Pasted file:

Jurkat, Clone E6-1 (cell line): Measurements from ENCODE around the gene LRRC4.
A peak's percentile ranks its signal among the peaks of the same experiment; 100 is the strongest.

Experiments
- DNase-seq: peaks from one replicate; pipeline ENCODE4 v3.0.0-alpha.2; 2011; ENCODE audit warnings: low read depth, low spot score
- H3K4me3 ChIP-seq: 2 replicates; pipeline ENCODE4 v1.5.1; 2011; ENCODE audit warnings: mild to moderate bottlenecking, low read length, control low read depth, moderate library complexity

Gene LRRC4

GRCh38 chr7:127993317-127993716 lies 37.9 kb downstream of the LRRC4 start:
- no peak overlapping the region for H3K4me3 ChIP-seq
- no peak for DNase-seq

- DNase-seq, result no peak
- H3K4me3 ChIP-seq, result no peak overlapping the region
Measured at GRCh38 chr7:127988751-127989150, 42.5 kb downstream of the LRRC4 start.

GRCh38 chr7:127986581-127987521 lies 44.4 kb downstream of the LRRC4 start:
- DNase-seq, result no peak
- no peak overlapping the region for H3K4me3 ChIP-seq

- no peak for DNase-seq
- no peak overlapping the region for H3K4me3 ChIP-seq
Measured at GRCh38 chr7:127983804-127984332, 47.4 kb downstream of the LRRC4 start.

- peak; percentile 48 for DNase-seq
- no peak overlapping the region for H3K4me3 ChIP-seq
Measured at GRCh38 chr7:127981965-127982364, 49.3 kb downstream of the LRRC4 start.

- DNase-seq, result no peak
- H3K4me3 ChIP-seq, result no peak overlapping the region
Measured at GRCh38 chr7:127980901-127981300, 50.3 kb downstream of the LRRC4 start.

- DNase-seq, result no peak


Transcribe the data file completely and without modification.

Jurkat, Clone E6-1 (cell line): Measurements from ENCODE around the gene LRRC4.
A peak's percentile ranks its signal among the peaks of the same experiment; 100 is the strongest.

Experiments
- DNase-seq: peaks from one replicate; pipeline ENCODE4 v3.0.0-alpha.2; 2011; ENCODE audit warnings: low read depth, low spot score
- H3K4me3 ChIP-seq: 2 replicates; pipeline ENCODE4 v1.5.1; 2011; ENCODE audit warnings: mild to moderate bottlenecking, low read length, control low read depth, moderate library complexity

Gene LRRC4

GRCh38 chr7:127993317-127993716 lies 37.9 kb downstream of the LRRC4 start:
- no peak overlapping the region for H3K4me3 ChIP-seq
- no peak for DNase-seq

- DNase-seq, result no peak
- H3K4me3 ChIP-seq, result no peak overlapping the region
Measured at GRCh38 chr7:127988751-127989150, 42.5 kb downstream of the LRRC4 start.

GRCh38 chr7:127986581-127987521 lies 44.4 kb downstream of the LRRC4 start:
- DNase-seq, result no peak
- no peak overlapping the region for H3K4me3 ChIP-seq

- no peak for DNase-seq
- no peak overlapping the region for H3K4me3 ChIP-seq
Measured at GRCh38 chr7:127983804-127984332, 47.4 kb downstream of the LRRC4 start.

- peak; percentile 48 for DNase-seq
- no peak overlapping the region for H3K4me3 ChIP-seq
Measured at GRCh38 chr7:127981965-127982364, 49.3 kb downstream of the LRRC4 start.

- DNase-seq, result no peak
- H3K4me3 ChIP-seq, result no peak overlapping the region
Measured at GRCh38 chr7:127980901-127981300, 50.3 kb downstream of the LRRC4 start.

- DNase-seq, result no peak